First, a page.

Feilding (Manawatū)

Updated 23 February 2023 (scroll down to the end for the most recent update). Keep up to date with the latest with the Feilding Against Incineration Facebook page

Bioplant Energy is an Australian company seeking to develop its first project in Australia or New Zealand. It has proposals and plans for three communities: Feilding (Manawatū), Gisborne (Tairawhiti), and Hokitikia. The Manawatū District Council is “in partnership” with the company, and plans are well advanced for a project in the Feilding area. The company touts pyrolysis as a Green Solution (and the missing piece to The Circular Economy).  It proposes to produce char and diesel from biomass and ‘inert’ ash (10%) of weight from mixed residual waste and municipal solid waste.  The syngas it produces self-maintains the process. These are the consultants driving the project. Any kind of Mixed Solid Waste pyrolysis produces heavy contaminated output, much more than a standard Waste-to-Energy. There is currently no facility in Europe which processes Mixed Solid Waste like that proposed for Manawatū. The last one was Burgau plant which is described in the link. It was shut down in 2015.

This application was assessed by PDP (a Christchurch-based engineering firm), and a report on it has been issued. Along with that, the same assessors have responded to Dr Trisia Farrelly’s letter to Horizons raising concerns about the proposal. The technical report recommends granting consent subject to a number of conditions.

The Zero Waste Network, Feilding Against Incineration and Aorangi Marae (Mana Whenua) have written to Environment Minister David Parker asking him to call in this application under Section 142 of the Resource Management Act so that his office would make a determination. You can read our letter (22 December 2021) and follow up request (31 January 2022) both of which detail our concerns about the proposal. We sent a follow up to our follow up (21 April 2022), again requesting the Minister’s intervention. The Minister did finally reply refusing our request to call in the application on the basis that it has been publicly notified.

On 10 June, Horizons Regional Council filed their Section 42 reports (required under the RMA). The Manawatū Standard reported that the Council’s consent “Expert cannot recommend Feilding waste-to-energy plant without more information” noting in particular the lack of clarity about cultural impacts.


A resource consent hearing was held over three days (19-21 July) in Feilding. The company was seeking consent for discharge-to-air. The first day of the hearing was taken up by the company, their lawyer and engineers who appeared to be making up the proposal on the spot and changing critical components of the proposal as they gave their evidence. In particular, the whole process of pyrolysis was abandoned in favour of what was more like steam gasification (a process that happens at a much higher temperature with different emissions implications), and that the company had been proposing one single discharge stack of 21 metres, but had submitted data about emissions from modelling of two 15 metre stacks. Expert evidence given by Dr Andrew Rollinson (for the Zero Waste Network) and Lou Wickham (Emission Impossible for the District Health Board) were damning of the proposal. Dr Rollinson said that critical emissions were not modelled – these included things like Polycyclic aromatic hydrocarbons (PAHs) which may cause cancer and may affect the eyes, kidneys, and liver. After three days of hearings, the engineer who had been contracted by Horizons Regional Council to assess the application, and who had originally given it a pass, said he had to reconsider his endorsement given what he had learned.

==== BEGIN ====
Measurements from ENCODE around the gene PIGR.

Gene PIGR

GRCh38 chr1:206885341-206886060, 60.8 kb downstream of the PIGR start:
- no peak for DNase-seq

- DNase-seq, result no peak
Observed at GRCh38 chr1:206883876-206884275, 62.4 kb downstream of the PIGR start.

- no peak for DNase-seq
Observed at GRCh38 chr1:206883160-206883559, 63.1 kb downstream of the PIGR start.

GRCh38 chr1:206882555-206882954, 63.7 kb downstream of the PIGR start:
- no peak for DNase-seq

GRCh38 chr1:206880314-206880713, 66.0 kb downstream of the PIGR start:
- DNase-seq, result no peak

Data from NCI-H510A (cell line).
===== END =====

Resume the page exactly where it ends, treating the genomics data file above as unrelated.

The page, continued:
Aside from the experts, the standout submissions came from Ngāti Kauwhata who unequivocally rejected this project. They noted that their early approval of the project was the result of their “vulnerability being weaponised” against them during Covid and that “consultation does not mean agreement”. They spoke of the idea of “Hā-para” essentially the dirtying or contamination of the breath of life, the “hā”. They said in Te Ao Māori, no level of contamination of the air was in accordance with their tikanga. Meihana Durie from Aorangi Marae noted that for more than 100 years, their air quality had been being polluted without their agreement with no consents ever sought for the aerodrome or rail hub.

On the first day of the hearing, the Commissioners asked the company for a long list of additional information and data that they should submit by the end of that week. By the third day of the hearing, it was clear that there were so many missing pieces of this application, that the company was never going to be able to do that. So the Commissioners asked the company to come up with a timeline for getting them the data. They have now said that they will come back with more evidence on 7 September. After that the community and our experts may again have a say, although the Commissioners are not proposing to have any more hearings. Once all of that is finished and the hearing is officially “closed”, then the Commissioners will have 15 working days to issue their judgement.